If and when you choose to follow the metapattern approach, you will add some standardized comments to your script. This to clearly communicate which metapatterns you had in mind when building the software.
Of course, these metapatterns are merely suggestions. You can make up your own mind how rigorously or how loosely you want to apply any of them, if at all.
Also keep in mind that a lot of these metapatterns will seem incredibly obvious, to a software developer, that is.
It is important to keep in mind that they are not necessarily obvious to a non-developer.
As a non-developer (e.g. a graphics designer, a layout artist...) you might find a script that almost does what you want, but not quite.
The first thing you would do is to open the script in a text editor and look for comments left by the software developer.
If you're lucky and/or my attempt at establishing a common ground succeeds, you'll find a list of metapattern codes.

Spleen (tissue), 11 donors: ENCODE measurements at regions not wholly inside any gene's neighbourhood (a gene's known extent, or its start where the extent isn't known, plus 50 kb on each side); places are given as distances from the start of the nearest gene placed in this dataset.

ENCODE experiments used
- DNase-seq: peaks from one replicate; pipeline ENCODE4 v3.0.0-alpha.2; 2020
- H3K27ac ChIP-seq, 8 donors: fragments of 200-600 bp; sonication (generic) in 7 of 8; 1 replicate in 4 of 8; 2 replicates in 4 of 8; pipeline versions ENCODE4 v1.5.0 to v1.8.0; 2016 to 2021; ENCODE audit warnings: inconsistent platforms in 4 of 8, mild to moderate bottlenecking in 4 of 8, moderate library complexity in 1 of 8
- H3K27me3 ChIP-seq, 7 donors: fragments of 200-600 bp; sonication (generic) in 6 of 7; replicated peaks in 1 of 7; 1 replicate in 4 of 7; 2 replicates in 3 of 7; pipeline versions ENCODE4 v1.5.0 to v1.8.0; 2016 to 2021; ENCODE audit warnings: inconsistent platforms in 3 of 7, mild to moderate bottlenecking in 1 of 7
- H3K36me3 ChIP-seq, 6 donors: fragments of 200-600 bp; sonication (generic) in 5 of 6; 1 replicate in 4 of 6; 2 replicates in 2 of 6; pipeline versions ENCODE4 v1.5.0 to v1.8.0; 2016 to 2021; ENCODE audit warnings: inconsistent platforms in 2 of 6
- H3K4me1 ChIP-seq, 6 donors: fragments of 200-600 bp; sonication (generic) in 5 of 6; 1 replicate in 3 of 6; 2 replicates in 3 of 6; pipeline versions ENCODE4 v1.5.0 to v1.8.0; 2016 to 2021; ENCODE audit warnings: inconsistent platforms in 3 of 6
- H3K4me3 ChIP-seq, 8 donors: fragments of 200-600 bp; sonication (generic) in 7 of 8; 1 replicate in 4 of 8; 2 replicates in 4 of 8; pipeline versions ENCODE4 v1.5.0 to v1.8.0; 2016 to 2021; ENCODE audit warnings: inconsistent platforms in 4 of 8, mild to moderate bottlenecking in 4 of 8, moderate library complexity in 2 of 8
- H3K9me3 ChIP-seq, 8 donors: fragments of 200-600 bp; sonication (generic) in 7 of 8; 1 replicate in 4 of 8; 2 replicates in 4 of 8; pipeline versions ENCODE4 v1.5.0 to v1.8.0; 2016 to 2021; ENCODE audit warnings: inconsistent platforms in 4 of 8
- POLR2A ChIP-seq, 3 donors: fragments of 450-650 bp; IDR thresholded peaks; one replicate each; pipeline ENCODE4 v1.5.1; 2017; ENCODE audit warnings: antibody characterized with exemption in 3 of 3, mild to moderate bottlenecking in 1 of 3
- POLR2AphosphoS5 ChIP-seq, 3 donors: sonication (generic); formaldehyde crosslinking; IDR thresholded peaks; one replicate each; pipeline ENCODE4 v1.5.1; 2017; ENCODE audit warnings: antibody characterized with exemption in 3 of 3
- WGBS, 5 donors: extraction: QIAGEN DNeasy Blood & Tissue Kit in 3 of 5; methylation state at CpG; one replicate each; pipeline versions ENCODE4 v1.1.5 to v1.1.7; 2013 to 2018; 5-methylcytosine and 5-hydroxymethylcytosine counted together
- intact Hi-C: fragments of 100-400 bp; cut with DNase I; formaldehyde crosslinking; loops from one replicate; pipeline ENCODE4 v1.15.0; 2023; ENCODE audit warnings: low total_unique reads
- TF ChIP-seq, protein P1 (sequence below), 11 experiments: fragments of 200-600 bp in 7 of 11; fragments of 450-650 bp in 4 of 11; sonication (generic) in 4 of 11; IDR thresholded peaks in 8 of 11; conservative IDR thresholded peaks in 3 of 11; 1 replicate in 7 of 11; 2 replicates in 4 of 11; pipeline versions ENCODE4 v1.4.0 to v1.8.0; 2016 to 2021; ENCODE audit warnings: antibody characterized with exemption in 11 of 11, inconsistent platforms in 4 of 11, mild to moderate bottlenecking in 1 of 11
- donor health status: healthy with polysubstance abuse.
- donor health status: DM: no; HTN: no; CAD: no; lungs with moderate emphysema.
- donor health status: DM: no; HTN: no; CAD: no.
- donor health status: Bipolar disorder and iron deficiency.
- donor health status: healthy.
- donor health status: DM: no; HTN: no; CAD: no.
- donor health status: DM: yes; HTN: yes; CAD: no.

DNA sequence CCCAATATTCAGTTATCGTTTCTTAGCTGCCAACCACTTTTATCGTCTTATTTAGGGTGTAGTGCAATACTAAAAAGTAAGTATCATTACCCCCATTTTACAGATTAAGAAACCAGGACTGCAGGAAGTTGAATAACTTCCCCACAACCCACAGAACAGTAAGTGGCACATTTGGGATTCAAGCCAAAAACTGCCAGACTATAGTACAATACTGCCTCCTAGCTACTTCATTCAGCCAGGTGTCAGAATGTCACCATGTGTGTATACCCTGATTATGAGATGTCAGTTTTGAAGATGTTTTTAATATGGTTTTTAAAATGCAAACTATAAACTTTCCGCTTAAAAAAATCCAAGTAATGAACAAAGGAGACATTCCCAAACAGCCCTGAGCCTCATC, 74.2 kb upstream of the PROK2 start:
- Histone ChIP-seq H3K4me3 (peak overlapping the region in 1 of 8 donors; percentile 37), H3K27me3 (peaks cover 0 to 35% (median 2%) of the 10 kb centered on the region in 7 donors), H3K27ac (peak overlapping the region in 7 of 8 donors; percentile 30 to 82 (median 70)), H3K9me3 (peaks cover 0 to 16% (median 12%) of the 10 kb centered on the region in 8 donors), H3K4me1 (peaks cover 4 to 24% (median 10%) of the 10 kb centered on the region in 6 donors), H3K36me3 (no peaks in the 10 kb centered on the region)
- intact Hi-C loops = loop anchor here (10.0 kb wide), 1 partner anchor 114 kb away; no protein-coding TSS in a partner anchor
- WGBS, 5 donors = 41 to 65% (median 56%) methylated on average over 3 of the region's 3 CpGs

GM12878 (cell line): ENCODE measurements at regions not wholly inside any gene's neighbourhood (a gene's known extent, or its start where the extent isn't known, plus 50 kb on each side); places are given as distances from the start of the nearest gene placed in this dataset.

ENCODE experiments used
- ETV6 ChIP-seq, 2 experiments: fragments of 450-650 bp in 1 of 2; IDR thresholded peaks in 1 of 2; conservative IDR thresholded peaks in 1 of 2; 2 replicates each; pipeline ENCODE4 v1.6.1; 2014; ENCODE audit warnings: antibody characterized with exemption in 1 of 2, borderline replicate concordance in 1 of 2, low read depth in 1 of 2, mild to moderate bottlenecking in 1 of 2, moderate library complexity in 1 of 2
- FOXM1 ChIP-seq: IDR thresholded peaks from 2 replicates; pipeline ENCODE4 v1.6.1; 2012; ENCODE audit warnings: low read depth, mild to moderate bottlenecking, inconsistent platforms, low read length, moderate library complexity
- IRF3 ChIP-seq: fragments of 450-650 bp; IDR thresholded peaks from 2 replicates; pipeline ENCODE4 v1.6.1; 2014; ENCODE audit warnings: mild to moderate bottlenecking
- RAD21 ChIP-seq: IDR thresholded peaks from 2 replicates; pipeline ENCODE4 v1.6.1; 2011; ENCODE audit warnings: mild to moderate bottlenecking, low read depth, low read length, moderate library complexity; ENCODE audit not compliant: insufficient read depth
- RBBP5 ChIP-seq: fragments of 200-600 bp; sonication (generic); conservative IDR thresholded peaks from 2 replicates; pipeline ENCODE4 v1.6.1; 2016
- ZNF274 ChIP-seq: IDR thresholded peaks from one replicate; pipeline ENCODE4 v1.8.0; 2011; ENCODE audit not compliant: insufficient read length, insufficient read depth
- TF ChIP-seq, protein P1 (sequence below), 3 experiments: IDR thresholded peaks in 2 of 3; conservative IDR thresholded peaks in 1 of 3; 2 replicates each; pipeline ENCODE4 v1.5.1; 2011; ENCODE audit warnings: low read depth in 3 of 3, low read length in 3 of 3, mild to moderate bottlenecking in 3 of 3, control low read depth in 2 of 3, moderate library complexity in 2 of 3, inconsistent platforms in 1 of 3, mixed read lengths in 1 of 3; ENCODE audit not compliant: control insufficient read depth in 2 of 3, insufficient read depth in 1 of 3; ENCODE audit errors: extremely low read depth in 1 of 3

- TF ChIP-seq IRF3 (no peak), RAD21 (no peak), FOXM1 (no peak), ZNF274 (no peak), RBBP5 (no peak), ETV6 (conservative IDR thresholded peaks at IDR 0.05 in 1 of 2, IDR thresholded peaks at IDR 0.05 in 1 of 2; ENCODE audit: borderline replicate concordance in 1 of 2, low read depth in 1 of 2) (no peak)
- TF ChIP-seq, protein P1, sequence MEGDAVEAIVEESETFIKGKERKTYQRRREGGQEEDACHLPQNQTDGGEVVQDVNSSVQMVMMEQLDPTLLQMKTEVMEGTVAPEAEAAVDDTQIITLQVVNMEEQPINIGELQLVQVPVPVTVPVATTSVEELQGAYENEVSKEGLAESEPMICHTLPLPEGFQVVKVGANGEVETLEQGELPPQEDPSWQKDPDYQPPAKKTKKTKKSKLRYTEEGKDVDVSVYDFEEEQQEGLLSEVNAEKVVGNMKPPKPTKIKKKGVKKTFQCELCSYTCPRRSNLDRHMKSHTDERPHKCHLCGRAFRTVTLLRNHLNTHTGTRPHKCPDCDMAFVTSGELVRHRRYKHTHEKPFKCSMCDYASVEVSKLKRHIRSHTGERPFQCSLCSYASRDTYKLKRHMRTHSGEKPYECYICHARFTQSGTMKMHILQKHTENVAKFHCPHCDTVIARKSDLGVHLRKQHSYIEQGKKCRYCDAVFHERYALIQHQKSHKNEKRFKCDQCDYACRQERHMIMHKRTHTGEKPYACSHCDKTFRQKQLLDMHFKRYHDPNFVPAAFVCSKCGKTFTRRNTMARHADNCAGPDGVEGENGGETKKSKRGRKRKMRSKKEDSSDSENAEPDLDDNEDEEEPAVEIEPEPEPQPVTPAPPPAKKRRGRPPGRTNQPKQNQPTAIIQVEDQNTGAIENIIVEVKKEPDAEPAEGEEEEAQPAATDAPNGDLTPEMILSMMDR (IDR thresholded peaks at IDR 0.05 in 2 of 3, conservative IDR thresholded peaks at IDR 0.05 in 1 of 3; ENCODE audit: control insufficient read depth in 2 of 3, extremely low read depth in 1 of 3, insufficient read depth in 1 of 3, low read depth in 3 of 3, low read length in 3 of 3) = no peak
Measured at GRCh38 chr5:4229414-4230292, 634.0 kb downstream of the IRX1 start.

You would then use this web site to look up each pattern to understand what it is about.
If the original creator of the script followed any of these patterns, you’d be able to adjust the script to some extent, hopefully right up to the point where it does what you need.
Software developer are encouraged to provide metapattern codes with their scripts.
Each of the metapatterns in this wiki has an optional alphanumerical code.
The idea is that the software developer can list these codes near the beginning of the script.
Later on, anybody wanting to use the script can very quickly find out what to expect simply by consulting the codes. Example codes:
For example, a script could have the following information near the start: